The blues is philosophically present on Metals, but no more obvious in the opening chords to "Anti-Pioneer,” a rather spare recording with a deliberately slow tempo echoing the front porch lament of the South, but with a California twist and heavy string arrangement. To me, Feist is a vocalist specifically interested in creating a sound and presentation that's geared to the track itself, as if each song is painted on a fresh pallet, rather than using many colours on the same pallet. Metals does not have many colours; mostly shades of grey but it's her use of the musical brush that makes it a success. Rather than appeal to fans of The Reminder who discovered a slightly quirky pop song stylist, Metals is a whole new creation whose thread is her unique voice.

Recorded in Big Sur, California, Metals is an album that doesn't really echo any geographic location in my opinion, but it does have a free spirit about it that has provided Feist and producers Chilly Gonzales and Mocky with an opportunity to experiment. It's an album that rewards you on repeated listening simply for the more intimate cuts such as "Comfort Me" and "Cicadas and Gulls." These are quiet, mood pieces carefully rendered with grace and beauty in their sparseness. The album concludes with the equally charming "Get it Wrong Get it Right," a kind of wink of the eye from the artist who's muse maybe is saying "Don't be afraid of balancing one's career with the demands of the music business."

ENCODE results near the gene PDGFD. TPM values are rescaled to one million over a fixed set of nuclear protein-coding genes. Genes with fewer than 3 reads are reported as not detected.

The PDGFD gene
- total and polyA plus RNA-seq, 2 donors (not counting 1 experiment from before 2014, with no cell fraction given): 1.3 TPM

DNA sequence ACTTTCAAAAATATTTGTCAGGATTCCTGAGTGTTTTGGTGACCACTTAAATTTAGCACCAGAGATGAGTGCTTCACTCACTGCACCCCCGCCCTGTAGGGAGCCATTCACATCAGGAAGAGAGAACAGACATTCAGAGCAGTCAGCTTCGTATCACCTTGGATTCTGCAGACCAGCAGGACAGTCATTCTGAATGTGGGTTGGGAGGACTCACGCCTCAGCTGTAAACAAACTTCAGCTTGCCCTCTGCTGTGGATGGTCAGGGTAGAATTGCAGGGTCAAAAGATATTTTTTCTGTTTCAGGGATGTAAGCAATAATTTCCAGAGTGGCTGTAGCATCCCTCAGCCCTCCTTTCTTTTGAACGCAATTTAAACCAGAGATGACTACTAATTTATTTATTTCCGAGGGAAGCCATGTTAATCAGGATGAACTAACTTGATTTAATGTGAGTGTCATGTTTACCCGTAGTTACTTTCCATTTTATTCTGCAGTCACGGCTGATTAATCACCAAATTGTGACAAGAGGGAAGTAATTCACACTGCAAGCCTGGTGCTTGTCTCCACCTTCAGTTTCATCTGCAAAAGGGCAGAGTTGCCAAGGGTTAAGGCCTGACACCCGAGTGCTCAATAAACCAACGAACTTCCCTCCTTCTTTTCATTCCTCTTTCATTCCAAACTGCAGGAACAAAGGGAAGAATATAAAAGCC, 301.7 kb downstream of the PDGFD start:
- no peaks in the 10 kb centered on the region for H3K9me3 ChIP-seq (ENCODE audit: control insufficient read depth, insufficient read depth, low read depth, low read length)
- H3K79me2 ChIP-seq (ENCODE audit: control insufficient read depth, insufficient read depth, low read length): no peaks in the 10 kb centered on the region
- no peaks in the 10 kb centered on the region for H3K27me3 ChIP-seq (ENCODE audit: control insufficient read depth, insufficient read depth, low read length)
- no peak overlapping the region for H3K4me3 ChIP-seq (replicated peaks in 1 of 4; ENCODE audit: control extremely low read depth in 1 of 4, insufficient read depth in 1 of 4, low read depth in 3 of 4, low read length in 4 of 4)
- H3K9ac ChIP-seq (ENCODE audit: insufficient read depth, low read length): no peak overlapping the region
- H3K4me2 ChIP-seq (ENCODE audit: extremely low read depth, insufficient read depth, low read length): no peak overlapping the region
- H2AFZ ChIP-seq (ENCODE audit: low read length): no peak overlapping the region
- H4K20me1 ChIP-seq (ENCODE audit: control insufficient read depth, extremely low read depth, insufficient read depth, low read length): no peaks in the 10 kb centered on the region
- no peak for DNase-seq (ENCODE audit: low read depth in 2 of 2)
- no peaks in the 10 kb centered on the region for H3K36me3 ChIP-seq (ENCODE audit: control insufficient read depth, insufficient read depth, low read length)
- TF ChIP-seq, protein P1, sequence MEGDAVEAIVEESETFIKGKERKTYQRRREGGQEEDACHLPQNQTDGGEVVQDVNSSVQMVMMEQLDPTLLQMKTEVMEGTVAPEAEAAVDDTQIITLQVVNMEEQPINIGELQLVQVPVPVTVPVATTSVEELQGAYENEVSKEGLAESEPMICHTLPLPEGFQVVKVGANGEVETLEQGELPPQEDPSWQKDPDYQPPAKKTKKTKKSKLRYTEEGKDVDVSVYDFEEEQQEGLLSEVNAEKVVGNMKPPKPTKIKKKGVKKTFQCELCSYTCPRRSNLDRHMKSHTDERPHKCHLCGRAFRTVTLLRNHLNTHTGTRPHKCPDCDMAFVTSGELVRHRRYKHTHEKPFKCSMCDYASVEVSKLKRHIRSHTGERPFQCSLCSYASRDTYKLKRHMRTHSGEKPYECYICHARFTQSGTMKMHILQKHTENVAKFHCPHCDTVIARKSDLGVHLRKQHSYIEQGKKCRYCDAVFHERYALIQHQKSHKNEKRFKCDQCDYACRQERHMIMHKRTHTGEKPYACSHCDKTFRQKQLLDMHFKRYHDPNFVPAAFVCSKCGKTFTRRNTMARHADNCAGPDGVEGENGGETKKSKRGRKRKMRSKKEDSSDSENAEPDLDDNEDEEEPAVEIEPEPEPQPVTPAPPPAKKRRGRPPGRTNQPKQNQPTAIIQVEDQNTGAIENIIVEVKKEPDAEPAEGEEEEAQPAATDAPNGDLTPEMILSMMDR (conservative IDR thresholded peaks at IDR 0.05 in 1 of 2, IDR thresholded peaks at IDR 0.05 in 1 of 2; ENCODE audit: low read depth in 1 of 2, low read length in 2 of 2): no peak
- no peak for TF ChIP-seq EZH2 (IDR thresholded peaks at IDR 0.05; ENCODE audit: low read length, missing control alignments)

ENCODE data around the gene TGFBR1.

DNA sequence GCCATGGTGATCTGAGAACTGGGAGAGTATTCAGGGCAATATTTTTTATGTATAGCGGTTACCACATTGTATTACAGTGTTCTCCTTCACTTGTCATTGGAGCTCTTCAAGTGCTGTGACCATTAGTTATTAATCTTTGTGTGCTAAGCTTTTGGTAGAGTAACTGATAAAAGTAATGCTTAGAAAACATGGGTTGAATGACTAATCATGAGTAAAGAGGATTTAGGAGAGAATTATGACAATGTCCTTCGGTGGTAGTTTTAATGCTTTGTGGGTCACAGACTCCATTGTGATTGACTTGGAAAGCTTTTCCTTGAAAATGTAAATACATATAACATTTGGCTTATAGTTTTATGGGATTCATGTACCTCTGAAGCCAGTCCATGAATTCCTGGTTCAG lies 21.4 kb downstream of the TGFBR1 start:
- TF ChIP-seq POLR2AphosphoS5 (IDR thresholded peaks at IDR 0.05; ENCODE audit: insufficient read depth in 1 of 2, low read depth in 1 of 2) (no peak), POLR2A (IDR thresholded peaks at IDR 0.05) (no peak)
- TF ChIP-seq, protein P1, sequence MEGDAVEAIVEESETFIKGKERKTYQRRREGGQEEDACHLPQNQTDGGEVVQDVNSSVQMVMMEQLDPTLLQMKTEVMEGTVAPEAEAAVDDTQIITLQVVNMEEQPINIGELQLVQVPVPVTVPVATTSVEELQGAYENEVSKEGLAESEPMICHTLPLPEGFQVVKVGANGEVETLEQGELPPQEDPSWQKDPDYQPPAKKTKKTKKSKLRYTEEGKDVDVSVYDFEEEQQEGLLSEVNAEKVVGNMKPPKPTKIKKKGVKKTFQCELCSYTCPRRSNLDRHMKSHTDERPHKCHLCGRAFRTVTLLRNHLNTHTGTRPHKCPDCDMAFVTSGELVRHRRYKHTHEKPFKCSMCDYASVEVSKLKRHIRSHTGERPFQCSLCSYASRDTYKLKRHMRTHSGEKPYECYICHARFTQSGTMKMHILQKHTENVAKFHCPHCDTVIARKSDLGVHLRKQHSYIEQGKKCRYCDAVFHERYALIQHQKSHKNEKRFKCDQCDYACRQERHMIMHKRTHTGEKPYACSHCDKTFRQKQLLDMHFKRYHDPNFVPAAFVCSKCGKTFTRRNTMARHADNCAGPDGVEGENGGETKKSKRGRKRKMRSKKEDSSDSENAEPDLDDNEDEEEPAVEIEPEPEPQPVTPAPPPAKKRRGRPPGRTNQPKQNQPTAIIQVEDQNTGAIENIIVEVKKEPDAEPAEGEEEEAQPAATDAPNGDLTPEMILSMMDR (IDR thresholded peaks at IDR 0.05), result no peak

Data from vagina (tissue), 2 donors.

Joni Mitchell often spoke about her recordings as individual, self-contained works. For Feist, who I think philosophically agrees with Mitchell's notion, Metals is as unique as The Reminder and Let It Die (2004), each expressing a different aspect of the singer. This newest work is an important musical statement from a very creative artist who appears to have fully regained her muse and created a record that has captures a maturing artist moving into the future.

John Corcelli is a musician, writer and broadcaster. He was the producer and sound designer on Kevin Courrier’s upcoming radio documentary, Dream Time: Perth County Conspiracy…Does Not Exist, that will be broadcast on CBC Radio’s Inside The Music on October 16th.